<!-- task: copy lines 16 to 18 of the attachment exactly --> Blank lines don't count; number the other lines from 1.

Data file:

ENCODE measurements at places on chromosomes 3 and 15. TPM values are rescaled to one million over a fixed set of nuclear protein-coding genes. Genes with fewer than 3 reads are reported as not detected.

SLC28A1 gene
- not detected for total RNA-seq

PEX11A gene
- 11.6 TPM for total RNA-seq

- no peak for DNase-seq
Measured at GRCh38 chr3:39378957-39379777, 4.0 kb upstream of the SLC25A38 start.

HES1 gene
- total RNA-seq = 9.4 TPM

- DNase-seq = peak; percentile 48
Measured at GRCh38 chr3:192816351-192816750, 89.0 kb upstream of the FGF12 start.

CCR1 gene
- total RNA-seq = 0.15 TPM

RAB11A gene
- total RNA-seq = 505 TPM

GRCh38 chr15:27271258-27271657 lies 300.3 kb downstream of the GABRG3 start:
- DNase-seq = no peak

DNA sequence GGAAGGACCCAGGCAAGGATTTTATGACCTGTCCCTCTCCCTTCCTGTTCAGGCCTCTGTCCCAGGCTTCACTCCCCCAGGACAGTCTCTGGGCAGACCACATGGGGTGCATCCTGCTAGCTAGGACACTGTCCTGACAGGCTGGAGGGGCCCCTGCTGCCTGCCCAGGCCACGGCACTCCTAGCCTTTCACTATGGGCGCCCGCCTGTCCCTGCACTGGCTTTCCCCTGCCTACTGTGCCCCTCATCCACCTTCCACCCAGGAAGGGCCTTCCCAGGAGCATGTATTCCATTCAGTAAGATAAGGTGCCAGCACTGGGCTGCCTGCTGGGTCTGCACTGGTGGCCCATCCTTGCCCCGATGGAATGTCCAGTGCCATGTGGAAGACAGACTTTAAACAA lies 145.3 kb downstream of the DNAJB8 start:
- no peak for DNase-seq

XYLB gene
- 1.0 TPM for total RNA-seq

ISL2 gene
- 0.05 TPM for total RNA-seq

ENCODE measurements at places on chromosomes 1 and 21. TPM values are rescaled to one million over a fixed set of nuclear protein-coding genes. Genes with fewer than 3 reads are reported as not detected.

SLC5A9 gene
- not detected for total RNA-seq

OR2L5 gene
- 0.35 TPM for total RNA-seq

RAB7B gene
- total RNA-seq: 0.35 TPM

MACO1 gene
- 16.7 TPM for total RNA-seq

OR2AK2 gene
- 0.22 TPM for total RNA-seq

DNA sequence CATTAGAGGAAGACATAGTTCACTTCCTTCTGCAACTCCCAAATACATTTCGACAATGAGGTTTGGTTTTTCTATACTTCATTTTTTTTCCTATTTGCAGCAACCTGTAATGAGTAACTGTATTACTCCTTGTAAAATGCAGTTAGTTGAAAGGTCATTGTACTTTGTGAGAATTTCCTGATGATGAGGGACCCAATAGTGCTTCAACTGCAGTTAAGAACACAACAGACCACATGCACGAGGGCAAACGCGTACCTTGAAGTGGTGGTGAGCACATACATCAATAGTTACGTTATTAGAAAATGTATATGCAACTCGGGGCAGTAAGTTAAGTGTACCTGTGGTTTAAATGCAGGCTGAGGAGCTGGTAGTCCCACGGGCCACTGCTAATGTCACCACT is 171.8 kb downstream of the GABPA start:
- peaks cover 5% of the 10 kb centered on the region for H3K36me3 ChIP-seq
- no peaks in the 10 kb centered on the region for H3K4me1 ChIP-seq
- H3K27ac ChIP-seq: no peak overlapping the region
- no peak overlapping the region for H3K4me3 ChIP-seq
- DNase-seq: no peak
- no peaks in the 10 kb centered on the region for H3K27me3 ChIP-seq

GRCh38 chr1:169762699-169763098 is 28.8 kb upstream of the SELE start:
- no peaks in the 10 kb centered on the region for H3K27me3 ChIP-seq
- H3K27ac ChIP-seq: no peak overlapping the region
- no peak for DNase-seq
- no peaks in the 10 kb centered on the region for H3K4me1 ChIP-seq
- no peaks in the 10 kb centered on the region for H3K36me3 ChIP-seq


GRCh38 chr15:27271258-27271657 lies 300.3 kb downstream of the GABRG3 start:
- DNase-seq = no peak

DNA sequence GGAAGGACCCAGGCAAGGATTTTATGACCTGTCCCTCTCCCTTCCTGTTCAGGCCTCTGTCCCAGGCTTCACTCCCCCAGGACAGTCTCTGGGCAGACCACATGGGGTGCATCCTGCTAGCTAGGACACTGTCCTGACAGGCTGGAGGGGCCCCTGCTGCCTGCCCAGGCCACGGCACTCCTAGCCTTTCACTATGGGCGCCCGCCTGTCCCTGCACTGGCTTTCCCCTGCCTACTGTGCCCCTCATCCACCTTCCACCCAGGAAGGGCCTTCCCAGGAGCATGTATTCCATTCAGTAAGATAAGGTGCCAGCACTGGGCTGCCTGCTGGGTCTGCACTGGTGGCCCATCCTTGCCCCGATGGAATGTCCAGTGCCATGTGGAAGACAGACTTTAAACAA lies 145.3 kb downstream of the DNAJB8 start: